That’s really the point that we’re at with many of today’s formal religions.  They consist of centuries of barnacle-like accretions of irrational rules that can only be interpreted by the priests and pastors and rabbis.  Intelligent self inquiry is NOT encouraged.

Which is why the Buddhist approach is so refreshing.  

Formal religions have rules like, “Don’t eat bacon because the Sky Thingie says not to.”   Buddhist discussions are more like:

“Don’t eat bacon.”  

“Why not?  I really like BLT’s.”

“Do you want to be happy and avoid pain?”

“Well, yes.”

“Do you think pigs want to be happy and avoid pain?”

“Um . . . well . . . yes.  I suppose they do.”

“Do you think it’s painful to be raised in a tiny pen and killed when you’re young?”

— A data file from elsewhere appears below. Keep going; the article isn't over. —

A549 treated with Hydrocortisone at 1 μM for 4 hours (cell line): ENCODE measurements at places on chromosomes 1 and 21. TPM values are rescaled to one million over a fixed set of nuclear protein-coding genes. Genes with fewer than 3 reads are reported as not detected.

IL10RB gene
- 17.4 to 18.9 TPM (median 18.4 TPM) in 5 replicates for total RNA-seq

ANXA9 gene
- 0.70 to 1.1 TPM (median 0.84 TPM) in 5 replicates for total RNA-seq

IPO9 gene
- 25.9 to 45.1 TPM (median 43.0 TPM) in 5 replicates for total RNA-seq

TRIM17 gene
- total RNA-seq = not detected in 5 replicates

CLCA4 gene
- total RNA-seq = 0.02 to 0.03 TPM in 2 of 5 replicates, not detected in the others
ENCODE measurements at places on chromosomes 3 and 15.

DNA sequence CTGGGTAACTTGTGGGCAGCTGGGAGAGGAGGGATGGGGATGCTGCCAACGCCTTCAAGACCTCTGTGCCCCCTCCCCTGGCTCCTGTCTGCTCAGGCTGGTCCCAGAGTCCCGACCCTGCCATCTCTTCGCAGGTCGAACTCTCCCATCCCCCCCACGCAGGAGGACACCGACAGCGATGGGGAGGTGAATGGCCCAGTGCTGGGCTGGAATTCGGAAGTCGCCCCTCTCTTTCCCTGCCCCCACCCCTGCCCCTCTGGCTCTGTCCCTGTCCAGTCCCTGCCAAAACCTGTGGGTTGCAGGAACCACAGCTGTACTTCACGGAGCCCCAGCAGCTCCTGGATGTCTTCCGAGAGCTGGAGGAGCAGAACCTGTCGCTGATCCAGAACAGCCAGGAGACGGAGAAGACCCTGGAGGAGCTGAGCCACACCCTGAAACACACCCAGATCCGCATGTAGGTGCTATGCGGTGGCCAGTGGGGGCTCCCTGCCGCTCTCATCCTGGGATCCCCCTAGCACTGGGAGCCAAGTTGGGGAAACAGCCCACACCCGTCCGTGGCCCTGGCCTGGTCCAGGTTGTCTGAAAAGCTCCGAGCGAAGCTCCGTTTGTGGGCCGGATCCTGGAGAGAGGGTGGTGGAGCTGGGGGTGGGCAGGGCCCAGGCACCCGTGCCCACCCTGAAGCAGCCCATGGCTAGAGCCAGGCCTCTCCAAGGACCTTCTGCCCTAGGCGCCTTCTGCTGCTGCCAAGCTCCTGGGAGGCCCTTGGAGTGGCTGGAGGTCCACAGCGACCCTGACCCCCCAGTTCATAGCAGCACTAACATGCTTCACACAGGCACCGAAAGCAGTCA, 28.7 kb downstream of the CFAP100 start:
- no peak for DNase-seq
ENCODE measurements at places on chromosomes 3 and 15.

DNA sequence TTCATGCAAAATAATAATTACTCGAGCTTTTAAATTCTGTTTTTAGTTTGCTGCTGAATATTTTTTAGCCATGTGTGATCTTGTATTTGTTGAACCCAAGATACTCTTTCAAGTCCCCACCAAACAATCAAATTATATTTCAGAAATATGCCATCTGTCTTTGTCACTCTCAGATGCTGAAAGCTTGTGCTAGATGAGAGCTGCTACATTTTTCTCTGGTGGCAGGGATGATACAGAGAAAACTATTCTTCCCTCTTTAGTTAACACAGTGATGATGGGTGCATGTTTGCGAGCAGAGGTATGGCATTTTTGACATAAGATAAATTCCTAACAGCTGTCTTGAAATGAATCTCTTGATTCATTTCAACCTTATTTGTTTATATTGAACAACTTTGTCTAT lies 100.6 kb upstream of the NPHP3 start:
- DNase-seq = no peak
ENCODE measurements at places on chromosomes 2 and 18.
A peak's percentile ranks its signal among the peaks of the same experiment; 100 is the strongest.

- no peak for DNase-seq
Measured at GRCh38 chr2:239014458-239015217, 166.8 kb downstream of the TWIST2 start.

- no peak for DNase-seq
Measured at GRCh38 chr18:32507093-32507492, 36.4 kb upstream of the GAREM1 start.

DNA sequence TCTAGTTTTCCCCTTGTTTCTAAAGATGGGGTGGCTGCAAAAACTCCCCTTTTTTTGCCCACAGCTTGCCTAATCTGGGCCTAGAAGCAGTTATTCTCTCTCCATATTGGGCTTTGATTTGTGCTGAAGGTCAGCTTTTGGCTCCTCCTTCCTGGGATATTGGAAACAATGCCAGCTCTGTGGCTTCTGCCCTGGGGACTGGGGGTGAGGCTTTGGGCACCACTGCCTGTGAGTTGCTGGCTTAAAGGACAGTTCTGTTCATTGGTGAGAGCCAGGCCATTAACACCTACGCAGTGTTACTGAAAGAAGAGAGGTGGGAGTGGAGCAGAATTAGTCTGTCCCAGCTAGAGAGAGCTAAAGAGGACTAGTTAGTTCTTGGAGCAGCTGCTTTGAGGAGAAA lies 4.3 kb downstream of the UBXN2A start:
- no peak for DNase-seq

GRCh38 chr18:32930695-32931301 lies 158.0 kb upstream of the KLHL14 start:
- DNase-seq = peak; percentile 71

“Well . . . yes.”

“Would you be happy if someone cut you up, fried you in a teflon pan and slapped you on a piece of bread with some tomatoes and lettuce?”

“Well, no.”

“Then don’t eat bacon.”

And, of course, even then, you’re free to eat bacon sandwiches if you want to.  No one will kill you and you won’t go to hell.  You might reincarnate as a pig, but, hey, fair’s fair, right?

As long as we’re on the subject of food, think of it this way:  religion is like being invited to a huge Thanksgiving dinner.  There are platters full of turkey and mashed potatoes and baked yams and apple pies and cornbread dressing and green bean casseroles with those strange fried onion things on top.